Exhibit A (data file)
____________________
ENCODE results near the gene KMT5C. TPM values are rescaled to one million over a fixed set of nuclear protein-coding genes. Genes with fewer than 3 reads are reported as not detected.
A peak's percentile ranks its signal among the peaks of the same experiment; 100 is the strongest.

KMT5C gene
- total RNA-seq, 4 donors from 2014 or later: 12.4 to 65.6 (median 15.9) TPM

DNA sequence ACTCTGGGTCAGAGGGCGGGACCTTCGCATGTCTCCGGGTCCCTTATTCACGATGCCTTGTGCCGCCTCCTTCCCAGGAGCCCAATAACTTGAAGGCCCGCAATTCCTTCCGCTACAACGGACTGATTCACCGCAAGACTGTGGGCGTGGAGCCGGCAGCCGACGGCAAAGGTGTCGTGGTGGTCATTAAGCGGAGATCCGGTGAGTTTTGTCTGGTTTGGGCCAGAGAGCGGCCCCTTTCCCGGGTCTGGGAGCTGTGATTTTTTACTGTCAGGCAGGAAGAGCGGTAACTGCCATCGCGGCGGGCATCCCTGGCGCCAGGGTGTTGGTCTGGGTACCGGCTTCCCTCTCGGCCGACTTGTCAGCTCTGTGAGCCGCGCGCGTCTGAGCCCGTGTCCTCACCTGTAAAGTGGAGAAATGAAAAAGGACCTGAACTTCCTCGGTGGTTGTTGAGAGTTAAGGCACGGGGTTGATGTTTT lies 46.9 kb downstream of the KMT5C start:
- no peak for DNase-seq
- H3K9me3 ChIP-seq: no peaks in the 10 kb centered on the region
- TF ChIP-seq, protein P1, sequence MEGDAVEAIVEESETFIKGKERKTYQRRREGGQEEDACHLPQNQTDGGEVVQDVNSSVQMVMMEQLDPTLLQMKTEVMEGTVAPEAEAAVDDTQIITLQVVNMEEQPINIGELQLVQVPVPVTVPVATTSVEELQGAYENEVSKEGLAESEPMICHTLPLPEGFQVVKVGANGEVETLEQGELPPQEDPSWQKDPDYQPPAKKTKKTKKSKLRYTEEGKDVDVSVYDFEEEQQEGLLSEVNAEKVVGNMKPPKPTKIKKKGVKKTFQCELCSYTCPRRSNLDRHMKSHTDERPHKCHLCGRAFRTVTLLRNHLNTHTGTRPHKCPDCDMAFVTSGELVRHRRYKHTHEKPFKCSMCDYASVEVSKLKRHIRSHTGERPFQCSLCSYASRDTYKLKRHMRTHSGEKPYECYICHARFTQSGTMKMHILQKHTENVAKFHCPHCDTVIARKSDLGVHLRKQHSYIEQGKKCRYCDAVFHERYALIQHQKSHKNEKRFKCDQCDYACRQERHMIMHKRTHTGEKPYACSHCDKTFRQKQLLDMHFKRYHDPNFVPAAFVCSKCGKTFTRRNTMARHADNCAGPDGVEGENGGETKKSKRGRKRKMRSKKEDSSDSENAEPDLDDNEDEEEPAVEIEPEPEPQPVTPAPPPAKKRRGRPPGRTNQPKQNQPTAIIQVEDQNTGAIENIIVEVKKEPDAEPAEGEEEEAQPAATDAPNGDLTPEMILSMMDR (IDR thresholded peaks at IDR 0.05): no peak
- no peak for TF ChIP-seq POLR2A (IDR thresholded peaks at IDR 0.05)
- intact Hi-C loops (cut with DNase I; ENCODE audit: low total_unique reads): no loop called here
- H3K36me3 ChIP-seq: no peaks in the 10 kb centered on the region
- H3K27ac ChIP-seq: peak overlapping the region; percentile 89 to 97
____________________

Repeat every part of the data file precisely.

ENCODE results near the gene KMT5C. TPM values are rescaled to one million over a fixed set of nuclear protein-coding genes. Genes with fewer than 3 reads are reported as not detected.
A peak's percentile ranks its signal among the peaks of the same experiment; 100 is the strongest.

KMT5C gene
- total RNA-seq, 4 donors from 2014 or later: 12.4 to 65.6 (median 15.9) TPM

DNA sequence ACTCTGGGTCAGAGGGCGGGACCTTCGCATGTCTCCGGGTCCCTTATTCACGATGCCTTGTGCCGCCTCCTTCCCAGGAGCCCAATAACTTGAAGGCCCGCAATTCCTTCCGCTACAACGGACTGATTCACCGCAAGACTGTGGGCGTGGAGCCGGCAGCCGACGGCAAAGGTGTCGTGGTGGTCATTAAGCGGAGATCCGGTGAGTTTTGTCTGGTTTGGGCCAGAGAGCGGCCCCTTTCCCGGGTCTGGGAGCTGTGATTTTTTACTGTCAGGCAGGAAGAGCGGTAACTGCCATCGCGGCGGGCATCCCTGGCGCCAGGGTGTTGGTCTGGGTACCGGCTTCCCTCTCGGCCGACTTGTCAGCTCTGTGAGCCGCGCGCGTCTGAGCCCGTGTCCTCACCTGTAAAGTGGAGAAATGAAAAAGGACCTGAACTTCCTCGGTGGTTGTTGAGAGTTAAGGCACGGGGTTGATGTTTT lies 46.9 kb downstream of the KMT5C start:
- no peak for DNase-seq
- H3K9me3 ChIP-seq: no peaks in the 10 kb centered on the region
- TF ChIP-seq, protein P1, sequence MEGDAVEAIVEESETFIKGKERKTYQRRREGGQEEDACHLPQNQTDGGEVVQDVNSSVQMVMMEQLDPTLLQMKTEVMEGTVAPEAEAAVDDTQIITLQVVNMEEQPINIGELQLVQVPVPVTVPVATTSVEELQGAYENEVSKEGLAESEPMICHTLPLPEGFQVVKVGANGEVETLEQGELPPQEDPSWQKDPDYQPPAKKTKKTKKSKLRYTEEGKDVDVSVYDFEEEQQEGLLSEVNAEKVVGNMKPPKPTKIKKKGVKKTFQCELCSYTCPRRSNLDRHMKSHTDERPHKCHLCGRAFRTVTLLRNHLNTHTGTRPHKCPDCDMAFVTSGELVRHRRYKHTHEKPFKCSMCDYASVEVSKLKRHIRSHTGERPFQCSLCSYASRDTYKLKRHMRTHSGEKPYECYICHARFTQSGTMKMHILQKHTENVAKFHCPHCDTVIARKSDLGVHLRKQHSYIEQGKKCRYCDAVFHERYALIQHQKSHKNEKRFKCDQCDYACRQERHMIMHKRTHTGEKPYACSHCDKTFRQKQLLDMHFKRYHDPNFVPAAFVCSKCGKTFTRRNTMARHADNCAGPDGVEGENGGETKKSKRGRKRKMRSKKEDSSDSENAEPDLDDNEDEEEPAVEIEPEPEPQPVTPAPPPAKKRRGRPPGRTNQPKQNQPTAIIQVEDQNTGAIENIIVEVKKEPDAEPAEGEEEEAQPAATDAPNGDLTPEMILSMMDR (IDR thresholded peaks at IDR 0.05): no peak
- no peak for TF ChIP-seq POLR2A (IDR thresholded peaks at IDR 0.05)
- intact Hi-C loops (cut with DNase I; ENCODE audit: low total_unique reads): no loop called here
- H3K36me3 ChIP-seq: no peaks in the 10 kb centered on the region
- H3K27ac ChIP-seq: peak overlapping the region; percentile 89 to 97